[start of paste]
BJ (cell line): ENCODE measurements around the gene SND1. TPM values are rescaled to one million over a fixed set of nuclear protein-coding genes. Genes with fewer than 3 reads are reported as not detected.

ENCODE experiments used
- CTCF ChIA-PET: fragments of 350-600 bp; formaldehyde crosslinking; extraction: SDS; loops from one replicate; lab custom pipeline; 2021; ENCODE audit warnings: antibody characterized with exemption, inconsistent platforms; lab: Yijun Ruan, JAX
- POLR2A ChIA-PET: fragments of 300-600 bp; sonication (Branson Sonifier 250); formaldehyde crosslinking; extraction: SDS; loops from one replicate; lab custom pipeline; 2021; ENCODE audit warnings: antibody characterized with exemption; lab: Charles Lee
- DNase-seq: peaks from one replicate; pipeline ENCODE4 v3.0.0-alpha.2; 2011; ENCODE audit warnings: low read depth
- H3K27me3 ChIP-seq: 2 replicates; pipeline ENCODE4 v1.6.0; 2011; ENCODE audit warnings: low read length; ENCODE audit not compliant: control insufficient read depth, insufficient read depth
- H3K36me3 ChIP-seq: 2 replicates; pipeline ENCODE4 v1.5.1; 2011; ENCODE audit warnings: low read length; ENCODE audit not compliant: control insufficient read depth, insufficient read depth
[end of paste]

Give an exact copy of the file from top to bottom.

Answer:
BJ (cell line): ENCODE measurements around the gene SND1. TPM values are rescaled to one million over a fixed set of nuclear protein-coding genes. Genes with fewer than 3 reads are reported as not detected.

ENCODE experiments used
- CTCF ChIA-PET: fragments of 350-600 bp; formaldehyde crosslinking; extraction: SDS; loops from one replicate; lab custom pipeline; 2021; ENCODE audit warnings: antibody characterized with exemption, inconsistent platforms; lab: Yijun Ruan, JAX
- POLR2A ChIA-PET: fragments of 300-600 bp; sonication (Branson Sonifier 250); formaldehyde crosslinking; extraction: SDS; loops from one replicate; lab custom pipeline; 2021; ENCODE audit warnings: antibody characterized with exemption; lab: Charles Lee
- DNase-seq: peaks from one replicate; pipeline ENCODE4 v3.0.0-alpha.2; 2011; ENCODE audit warnings: low read depth
- H3K27me3 ChIP-seq: 2 replicates; pipeline ENCODE4 v1.6.0; 2011; ENCODE audit warnings: low read length; ENCODE audit not compliant: control insufficient read depth, insufficient read depth
- H3K36me3 ChIP-seq: 2 replicates; pipeline ENCODE4 v1.5.1; 2011; ENCODE audit warnings: low read length; ENCODE audit not compliant: control insufficient read depth, insufficient read depth